Video

    Video Turkish Kurd Islamist Rally Stokes Tensions

    In a sign of the rising power of Islamists in Turkey, more than 100,000 people recently gathered in Diyarbakir, the main city in Turkey’s predominantly Kurdish southeast, to mark the birthday of the Prophet Muhammad. The gathering highlighted tensions with the pro-secular Kurdish nationalist movement. Dorian Jones reports from Diyarbakir.
    Video

    Video Pakistani School Helps Slum Kids

    Master Mohammad Ayub runs a makeshift school in a public park in Islamabad. Thousands of poor children have benefited from his services over the years, but, as VOA's Ayesha Tanzeem reports, roughly 25 million school-age youths don't get an education in Pakistan.
    Video

    Video Florida’s Weeki Wachee ‘Mermaids’ Make a Splash

    Since 1947, ‘mermaids’ have fascinated tourists at central Florida’s Weeki Wachee Springs State Park with their fluid movements and synchronized ballet. Performing underwater has its challenges, including cold temperatures and a steady current, as VOA’s Lin Yang and Joseph Mok report.
    Video

    Video Somali, African Union Forces Face Resurgent Al-Shabab

    The Islamic State terror group claimed its first attack in Somalia earlier this week, though the claim has not been verified by forces on the ground. Meanwhile, al-Shabab militants have stepped up their attacks as Somalia prepares for elections later this year. Henry Ridgwell reports there are growing frustrations among Somalia’s Western backers over the country’s slow progress in forming its own armed forces to establish security after 25 years of chaos.
    Video

    Video Bangladesh Targeted Killings Spark Wave of Fear

    People in Bangladesh’s capital are expressing deep concern over the brutal attacks that have killed secular blogger, and most recently a gay rights activist and an employee of the U.S. embassy. Xulhaz Mannan, an embassy protocol officer and the editor of the country’s only gay and transgender magazine Roopban; and his friend Mehboob Rabbi Tanoy, a gay rights activist, were hacked to death by five attackers in Mannan’s Dhaka home earlier this month.
    Video

    Video Documentary Tells Tale of Chernobyl Returnees

    Ukraine this week is marking the 30th anniversary of the world's worst nuclear accident, at the Chernobyl nuclear power plant. Soviet officials at first said little about the accident, but later evacuated a 2,600-square-kilometer "exclusion zone." Some people, though, came back. American directors Holly Morris and Anne Bogart created a documentary about this faithful and brave community. VOA's Tetiana Kharchenko reports from New York on "The Babushkas of Chernobyl." Carol Pearson narrates.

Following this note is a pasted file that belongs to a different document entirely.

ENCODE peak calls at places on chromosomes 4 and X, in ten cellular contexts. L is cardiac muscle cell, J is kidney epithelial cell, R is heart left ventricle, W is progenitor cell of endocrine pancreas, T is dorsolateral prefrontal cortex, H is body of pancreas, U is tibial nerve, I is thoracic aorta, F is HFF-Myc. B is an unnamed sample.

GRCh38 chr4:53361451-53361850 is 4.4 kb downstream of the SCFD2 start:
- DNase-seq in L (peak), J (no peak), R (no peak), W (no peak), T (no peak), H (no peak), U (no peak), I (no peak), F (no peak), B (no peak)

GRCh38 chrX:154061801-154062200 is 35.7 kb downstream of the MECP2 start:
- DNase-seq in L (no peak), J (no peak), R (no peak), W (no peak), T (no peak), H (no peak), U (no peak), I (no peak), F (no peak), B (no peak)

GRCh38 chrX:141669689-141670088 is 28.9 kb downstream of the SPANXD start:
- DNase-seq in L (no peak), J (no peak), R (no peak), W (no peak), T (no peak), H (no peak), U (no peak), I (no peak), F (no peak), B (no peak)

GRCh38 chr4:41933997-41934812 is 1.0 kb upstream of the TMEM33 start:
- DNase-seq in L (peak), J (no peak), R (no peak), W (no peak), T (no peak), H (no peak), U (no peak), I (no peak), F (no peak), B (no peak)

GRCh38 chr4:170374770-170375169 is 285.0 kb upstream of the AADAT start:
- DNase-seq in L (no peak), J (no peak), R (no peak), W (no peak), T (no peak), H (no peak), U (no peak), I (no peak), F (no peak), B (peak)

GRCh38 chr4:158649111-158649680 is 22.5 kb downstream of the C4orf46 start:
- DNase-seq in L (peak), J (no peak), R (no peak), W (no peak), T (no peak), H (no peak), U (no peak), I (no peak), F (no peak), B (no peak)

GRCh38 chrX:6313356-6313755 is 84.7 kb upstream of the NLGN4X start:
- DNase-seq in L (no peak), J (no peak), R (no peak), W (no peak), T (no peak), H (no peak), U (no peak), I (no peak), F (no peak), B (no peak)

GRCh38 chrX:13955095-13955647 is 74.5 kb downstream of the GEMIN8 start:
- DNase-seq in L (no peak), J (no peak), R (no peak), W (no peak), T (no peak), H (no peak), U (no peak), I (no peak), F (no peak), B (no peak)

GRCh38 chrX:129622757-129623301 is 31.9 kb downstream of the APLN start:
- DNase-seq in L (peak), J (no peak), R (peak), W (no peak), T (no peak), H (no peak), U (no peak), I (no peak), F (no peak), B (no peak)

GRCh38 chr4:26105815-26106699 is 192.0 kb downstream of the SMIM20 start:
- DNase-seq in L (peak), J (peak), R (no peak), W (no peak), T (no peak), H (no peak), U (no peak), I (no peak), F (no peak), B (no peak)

Video

    Video Nigerians Feel Bite of Buhari Economic Policy

    Despite the global drop in the price of oil, Nigerian President Muhammadu Buhari has refused to allow the country's currency to devalue, leading to a shortage of foreign exchange. Chris Stein reports from Lagos businessmen and consumers are feeling the impact as the country deals with a severe fuel shortage.
    Video

    Video  Return to the Wild

    There’s a growing trend in the United States to let old or underused golf courses revert back to nature. But as Erika Celeste reports from one parcel in Grafton, Ohio, converting 39 hectares of land back to green space is a lot more complicated than just not mowing the fairway.
    Video

    Video West Urges Unity in Libya as Migrant Numbers Soar

    The Italian government says a NATO-led mission aimed at stemming the flow of migrants from Libya to Europe could be up and running by July. There are concerns that the number of migrants could soar as the route through Greece and the Balkans remains blocked. Western powers say the political chaos in Libya is being exploited by people smugglers — and they are pressuring rival groups to come together under the new unity government. VOA's Henry Ridgwell reports.
    Video

    Video Russia’s TV Rain Swims Against Tide in Sea of Kremlin Propaganda

    Russia’s media freedoms have been gradually eroded under President Vladimir Putin as his government has increased state ownership, influence, and restrictions on critical reporting. Television, where most Russians get their news, has been the main target and is now almost completely state controlled. But in the Russian capital, TV Rain stands out as an island in a sea of Kremlin propaganda.

    Special Report

    Adrift The Invisible African Diaspora